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rTMS for Schizophrenia

Posted on 1 Jun 2006
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This is the second of our Forum journal discussions, in which the editors of Schizophrenia Bulletin or Schizophrenia Research provide access to the full text of a new article. A short introduction by a journal editor, below, will get us started, and then it's up to our readers to share their ideas and insights, questions and reactions to the selected paper. So read on"



Therapeutic Effects of Individualized Alpha Frequency Transcranial Magnetic Stimulation (aTMS) on the Negative Symptoms of Schizophrenia Yi Jin, Steven G. Potkin, Aaron S. Kemp, Steven T. Huerta, Gustavo Alva, Trung Minh Thai, Danilo Carreon, and William E. Bunney, Jr.


by Gunvant Thaker, Maryland Psychiatric Research Center, and Associate Editor, Schizophrenia Bulletin

Repeated transcranial magnetic stimulation (rTMS) provides a new and relatively noninvasive tool to manipulate brain circuitry. It has been widely used for cortical mapping of function by stimulating a region of interest extracranially and examining the effects on a particular function. The technique has been studied extensively as a treatment for depression, and investigators are just starting to examine its potential in schizophrenia therapeutics. A recent study noted improvement in auditory hallucinations in schizophrenia when rTMS was applied locally over the temporoparietal cortex (Hoffman et al., 2005). Scientists are just beginning to define treatment parameters, for instance, stimulation frequency, that are associated with superior efficacy for the target symptom. In this context, several investigators have observed impairments in brain oscillatory activity including reduced power and coherence of alpha activity and in gamma band in schizophrenia patients.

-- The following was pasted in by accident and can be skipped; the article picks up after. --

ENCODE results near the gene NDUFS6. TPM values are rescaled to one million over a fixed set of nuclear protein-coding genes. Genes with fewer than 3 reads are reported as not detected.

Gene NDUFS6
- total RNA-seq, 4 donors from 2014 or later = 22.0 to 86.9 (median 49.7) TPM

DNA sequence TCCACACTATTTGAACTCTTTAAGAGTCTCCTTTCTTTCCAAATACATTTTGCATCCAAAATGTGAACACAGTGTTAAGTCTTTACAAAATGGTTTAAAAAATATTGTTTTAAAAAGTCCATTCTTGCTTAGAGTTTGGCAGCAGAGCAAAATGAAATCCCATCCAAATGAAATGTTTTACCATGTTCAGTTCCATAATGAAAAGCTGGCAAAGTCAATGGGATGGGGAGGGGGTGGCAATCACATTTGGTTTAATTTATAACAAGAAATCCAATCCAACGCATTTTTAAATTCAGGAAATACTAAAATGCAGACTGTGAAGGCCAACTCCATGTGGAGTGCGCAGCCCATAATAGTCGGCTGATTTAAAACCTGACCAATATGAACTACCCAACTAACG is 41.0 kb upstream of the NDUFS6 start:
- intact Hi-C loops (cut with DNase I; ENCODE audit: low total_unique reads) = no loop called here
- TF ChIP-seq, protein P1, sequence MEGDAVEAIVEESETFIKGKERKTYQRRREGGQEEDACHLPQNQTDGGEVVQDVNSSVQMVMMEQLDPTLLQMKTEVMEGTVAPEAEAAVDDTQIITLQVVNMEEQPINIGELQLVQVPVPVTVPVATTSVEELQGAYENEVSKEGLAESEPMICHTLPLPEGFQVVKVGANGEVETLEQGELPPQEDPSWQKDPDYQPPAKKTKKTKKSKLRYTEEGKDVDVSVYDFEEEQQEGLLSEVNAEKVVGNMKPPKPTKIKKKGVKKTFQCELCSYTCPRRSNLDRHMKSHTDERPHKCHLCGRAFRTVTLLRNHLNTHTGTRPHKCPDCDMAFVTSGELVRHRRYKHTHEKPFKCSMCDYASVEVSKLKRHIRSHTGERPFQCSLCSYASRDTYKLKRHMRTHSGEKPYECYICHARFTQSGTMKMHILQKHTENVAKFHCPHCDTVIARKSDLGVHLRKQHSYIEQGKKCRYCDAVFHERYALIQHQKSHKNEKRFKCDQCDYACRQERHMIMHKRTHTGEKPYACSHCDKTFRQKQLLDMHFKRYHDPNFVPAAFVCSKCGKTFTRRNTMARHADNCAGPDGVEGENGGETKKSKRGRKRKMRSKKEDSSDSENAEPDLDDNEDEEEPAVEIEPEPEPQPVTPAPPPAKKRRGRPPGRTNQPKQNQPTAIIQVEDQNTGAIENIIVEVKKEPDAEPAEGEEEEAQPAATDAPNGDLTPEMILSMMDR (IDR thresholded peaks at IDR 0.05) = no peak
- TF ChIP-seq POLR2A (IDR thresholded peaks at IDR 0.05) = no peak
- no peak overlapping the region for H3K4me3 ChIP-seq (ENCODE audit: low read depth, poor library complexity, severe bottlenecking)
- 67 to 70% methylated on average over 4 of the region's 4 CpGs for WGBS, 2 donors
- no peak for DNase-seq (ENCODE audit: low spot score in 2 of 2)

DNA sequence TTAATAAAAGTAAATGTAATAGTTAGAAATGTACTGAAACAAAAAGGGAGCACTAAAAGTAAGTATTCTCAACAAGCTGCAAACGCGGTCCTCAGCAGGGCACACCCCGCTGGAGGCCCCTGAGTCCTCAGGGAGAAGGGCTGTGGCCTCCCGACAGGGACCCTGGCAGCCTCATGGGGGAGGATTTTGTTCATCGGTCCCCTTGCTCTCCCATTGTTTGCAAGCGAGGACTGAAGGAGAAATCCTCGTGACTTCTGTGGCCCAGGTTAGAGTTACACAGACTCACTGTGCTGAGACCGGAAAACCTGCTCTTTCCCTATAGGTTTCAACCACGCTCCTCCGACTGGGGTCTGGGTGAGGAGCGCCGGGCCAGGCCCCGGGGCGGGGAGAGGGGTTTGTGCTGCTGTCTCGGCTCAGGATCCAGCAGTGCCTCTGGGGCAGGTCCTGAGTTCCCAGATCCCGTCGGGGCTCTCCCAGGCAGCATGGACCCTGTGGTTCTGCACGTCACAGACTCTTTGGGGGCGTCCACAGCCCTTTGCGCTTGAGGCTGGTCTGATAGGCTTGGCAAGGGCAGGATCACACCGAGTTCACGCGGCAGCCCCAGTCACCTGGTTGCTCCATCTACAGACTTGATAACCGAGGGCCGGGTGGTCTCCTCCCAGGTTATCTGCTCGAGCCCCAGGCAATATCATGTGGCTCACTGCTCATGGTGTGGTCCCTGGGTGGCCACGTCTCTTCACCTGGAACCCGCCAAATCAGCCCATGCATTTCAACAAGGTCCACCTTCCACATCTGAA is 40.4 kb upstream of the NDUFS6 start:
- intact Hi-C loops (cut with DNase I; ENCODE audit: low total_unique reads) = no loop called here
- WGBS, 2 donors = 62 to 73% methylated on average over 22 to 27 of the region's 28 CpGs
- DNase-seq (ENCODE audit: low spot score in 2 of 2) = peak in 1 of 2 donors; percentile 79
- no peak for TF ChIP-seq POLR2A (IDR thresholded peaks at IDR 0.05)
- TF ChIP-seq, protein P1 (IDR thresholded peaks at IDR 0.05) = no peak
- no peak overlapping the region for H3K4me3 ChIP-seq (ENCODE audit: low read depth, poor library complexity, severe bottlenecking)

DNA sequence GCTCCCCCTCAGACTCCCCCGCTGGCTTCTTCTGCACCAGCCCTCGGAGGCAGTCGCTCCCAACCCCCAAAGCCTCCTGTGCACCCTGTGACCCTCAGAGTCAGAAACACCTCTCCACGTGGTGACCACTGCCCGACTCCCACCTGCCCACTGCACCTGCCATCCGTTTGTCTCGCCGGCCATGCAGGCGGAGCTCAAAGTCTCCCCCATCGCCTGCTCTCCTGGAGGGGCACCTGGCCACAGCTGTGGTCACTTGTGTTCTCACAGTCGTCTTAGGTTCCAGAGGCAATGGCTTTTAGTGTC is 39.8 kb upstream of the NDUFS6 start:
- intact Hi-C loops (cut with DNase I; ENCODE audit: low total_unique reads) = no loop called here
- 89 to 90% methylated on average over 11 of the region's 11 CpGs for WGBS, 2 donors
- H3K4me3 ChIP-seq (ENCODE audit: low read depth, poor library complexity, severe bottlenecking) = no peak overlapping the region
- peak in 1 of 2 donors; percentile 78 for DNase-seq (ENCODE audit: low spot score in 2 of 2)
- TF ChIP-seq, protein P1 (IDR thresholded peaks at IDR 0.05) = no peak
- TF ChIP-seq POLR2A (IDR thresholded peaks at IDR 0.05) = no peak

Yi Jin and colleagues, in a study reported recently in Schizophrenia Bulletin, set the rTMS stimulation frequency based on the individual subject"s peak alpha electroencephalography (EEG) frequency. The authors find significant improvements in negative symptoms that were highly correlated with the degree of individual"s alpha EEG enhancement. This is a very innovative study design, refining the methods of applying rTMS. The findings are particularly exciting since negative symptoms in schizophrenia are generally difficult to treat (see SRF Forum Discussion on The NIMH-MATRICS Consensus Statement on Negative Symptoms).

The findings reported by Jin et al., although interesting, raise several questions. For instance, what technique can one apply so that the treatment effects are long-term? Can rTMS induce changes in the neuronal activities such that subsequent drug treatments are more effective? There are likely to be other interesting questions/comments, and we encourage our readers to contribute to this discussion.

Jin Y, Potkin SG, Kemp AS, Huerta ST, Alva G, Thai TM, Carreon D, Bunney WE Jr. Therapeutic Effects of Individualized Alpha Frequency Transcranial Magnetic Stimulation ({alpha}TMS) on the Negative Symptoms of Schizophrenia.Schizophr Bull. 2005 Oct 27; [Epub ahead of print] Abstract